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In the Matter of Tiosha J.

SUPREME COURT OF THE STATE OF NEW YORK Appellate Division, Fourth Judicial Department


September 28, 2012

IN THE MATTER OF TIOSHA J., TAMARI J., AND KAMARI J.
ERIE COUNTY DEPARTMENT OF SOCIAL SERVICES, PETITIONER-RESPONDENT; AND THOMAS J., RESPONDENT-APPELLANT.

Appeal from an order of the Family Court, Erie County (Patricia A. Maxwell, J.), entered December 21, 2010 in a proceeding pursuant to Social Services Law § 384-b.

Matter of Matter of Tiosha J. (Thomas J.)

Decided on September 28, 2012

Appellate Division, Fourth Department

Published by New York State Law Reporting Bureau pursuant to Judiciary Law § 431.

This opinion is uncorrected and subject to revision before publication in the Official Reports.

PRESENT: SCUDDER, P.J., CENTRA, CARNI, SCONIERS, AND MARTOCHE, JJ.

The order terminated the parental rights of respondent.

It is hereby ORDERED that the order so appealed from is unanimously affirmed without costs.

Memorandum: Respondent father appeals from an order that, inter alia, terminated his parental rights with respect to his three children on the ground of permanent neglect. We previously affirmed the order with respect to the children's mother (Matter of Tiosha J., 96 AD3d 1498), and we likewise affirm the order with respect to the father. Although the father completed parenting classes, one anger management class and substance abuse and mental health evaluations, he failed to attend a second anger management program following his arrest in connection with a domestic violence incident wherein he allegedly assaulted the mother and damaged the interior of her home. He also failed to cooperate with petitioner's employees when they attempted to gain access to his home, the condition of which was the basis of the removal of the oldest child, and he refused to verify his income (see id.). Thus, we conclude that the father did not adequately address the issues that caused the removal of the children (see id.; Matter of Rachel N., 70 AD3d 1374, 1374, lv denied 15 NY3d 708). We note that, during the five years in which the children were in foster care prior to the entry of the order of disposition, the father had only supervised visitation with the children, two of whom had never been in the parents' care and one of whom had been in the parents' care for only 10 months. We therefore conclude that the court properly determined that it was in the best interests of the children to terminate the father's parental rights. Entered: September 28, 2012 Frances E. Cafarell Clerk of the Court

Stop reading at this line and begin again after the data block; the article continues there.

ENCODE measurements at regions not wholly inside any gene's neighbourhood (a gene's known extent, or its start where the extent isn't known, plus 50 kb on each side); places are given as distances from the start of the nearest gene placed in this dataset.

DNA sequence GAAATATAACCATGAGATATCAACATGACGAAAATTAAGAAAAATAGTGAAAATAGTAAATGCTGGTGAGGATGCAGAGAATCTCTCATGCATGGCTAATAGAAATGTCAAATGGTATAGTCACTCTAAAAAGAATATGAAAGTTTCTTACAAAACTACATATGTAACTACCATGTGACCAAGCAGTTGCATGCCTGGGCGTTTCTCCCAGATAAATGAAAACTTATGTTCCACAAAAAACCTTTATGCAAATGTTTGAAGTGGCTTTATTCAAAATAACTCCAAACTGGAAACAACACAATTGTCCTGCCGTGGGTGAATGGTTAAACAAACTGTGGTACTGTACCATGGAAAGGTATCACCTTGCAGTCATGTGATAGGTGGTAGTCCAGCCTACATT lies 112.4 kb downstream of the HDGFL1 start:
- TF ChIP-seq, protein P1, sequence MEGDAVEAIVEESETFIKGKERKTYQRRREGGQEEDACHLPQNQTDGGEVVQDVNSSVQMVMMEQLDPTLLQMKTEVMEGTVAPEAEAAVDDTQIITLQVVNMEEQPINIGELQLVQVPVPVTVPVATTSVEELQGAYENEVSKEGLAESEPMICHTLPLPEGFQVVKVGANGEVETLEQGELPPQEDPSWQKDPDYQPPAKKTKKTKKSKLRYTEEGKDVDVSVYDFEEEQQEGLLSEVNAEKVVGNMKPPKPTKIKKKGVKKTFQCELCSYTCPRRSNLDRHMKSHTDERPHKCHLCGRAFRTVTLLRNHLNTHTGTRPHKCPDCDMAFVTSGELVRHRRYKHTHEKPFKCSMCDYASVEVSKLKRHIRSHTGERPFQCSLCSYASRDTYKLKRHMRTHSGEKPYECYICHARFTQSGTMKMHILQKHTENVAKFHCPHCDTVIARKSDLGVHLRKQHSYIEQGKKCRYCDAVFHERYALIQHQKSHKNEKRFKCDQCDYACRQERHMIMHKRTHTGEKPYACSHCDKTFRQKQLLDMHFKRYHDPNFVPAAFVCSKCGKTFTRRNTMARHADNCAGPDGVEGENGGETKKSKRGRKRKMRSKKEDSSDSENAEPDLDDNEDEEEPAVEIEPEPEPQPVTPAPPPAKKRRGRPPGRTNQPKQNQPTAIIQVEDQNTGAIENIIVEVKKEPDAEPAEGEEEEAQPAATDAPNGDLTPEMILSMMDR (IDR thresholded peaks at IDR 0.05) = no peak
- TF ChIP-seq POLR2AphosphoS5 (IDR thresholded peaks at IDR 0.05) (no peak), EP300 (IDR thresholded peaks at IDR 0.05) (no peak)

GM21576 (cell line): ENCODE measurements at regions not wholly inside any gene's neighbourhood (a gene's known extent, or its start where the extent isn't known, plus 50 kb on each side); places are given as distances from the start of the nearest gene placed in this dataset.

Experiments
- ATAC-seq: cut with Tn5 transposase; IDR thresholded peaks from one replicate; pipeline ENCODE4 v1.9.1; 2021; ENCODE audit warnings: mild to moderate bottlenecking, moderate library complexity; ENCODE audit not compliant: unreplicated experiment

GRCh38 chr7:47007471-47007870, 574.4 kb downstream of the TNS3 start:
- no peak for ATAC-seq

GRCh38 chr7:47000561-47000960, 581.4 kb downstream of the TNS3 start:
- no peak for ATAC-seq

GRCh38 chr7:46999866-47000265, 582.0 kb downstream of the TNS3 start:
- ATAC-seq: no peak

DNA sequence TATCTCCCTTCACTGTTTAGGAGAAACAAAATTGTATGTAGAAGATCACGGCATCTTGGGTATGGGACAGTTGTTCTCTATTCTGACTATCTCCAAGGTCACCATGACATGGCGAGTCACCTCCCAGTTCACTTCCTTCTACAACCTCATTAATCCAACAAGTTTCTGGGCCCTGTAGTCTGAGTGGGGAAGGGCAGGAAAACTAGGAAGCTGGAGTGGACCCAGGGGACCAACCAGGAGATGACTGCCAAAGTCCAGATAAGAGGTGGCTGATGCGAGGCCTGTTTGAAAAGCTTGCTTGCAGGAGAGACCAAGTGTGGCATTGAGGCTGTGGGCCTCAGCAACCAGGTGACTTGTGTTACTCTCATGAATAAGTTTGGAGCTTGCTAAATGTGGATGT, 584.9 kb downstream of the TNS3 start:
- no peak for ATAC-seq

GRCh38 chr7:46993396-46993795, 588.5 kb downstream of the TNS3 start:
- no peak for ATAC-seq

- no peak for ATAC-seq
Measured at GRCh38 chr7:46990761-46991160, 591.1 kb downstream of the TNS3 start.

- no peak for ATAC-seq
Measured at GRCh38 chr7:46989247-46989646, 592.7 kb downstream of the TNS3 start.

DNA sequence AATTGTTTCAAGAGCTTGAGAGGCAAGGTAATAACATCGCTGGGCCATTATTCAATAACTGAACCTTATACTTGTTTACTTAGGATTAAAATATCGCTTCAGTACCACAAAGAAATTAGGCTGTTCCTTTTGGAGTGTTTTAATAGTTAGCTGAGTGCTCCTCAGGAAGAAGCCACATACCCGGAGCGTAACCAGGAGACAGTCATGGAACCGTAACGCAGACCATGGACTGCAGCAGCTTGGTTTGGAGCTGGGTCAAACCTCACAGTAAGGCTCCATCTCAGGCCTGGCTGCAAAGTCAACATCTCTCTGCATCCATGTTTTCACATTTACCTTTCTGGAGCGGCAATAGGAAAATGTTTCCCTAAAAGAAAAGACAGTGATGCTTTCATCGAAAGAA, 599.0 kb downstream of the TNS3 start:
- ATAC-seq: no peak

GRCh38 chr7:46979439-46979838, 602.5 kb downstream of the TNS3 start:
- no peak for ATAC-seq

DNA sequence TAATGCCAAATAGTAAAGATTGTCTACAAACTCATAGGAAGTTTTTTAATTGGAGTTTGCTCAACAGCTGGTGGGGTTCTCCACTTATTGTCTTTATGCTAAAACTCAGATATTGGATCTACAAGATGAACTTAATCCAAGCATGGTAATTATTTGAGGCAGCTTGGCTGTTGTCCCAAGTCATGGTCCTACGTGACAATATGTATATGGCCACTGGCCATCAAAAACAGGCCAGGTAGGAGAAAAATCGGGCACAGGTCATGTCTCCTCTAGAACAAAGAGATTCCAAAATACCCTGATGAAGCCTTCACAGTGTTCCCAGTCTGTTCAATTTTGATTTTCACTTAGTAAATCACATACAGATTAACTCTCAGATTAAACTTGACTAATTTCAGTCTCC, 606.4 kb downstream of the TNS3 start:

20120928

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